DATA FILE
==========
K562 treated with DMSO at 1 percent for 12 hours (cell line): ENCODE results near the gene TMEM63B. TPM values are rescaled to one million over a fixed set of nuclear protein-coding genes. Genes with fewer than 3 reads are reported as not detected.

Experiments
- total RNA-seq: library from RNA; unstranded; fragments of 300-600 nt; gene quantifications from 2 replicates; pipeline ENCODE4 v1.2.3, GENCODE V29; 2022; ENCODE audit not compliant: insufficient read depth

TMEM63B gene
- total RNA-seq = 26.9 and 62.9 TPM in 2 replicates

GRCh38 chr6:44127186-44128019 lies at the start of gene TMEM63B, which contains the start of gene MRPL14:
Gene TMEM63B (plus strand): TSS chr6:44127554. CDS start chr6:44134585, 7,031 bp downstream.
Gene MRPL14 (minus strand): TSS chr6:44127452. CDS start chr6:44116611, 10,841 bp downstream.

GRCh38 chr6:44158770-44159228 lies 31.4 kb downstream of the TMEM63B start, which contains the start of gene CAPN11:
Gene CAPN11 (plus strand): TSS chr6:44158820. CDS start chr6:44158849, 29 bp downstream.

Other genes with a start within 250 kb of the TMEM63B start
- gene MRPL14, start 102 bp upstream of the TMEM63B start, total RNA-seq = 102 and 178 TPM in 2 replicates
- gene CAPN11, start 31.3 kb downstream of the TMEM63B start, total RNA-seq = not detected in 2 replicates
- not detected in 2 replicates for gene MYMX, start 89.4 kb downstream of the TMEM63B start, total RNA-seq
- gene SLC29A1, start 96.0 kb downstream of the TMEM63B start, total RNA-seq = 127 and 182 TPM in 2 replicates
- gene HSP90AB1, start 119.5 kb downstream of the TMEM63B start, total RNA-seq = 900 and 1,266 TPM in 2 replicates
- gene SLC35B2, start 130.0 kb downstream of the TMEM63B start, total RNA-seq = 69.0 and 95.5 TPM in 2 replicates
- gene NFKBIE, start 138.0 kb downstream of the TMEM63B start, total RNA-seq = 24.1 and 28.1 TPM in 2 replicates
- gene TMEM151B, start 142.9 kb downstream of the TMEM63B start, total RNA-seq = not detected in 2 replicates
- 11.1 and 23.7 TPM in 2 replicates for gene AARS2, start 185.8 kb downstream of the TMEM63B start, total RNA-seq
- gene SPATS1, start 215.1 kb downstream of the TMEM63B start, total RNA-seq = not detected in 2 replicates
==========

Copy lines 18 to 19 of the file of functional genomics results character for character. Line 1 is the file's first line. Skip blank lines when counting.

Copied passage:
- gene NFKBIE, start 138.0 kb downstream of the TMEM63B start, total RNA-seq = 24.1 and 28.1 TPM in 2 replicates
- gene TMEM151B, start 142.9 kb downstream of the TMEM63B start, total RNA-seq = not detected in 2 replicates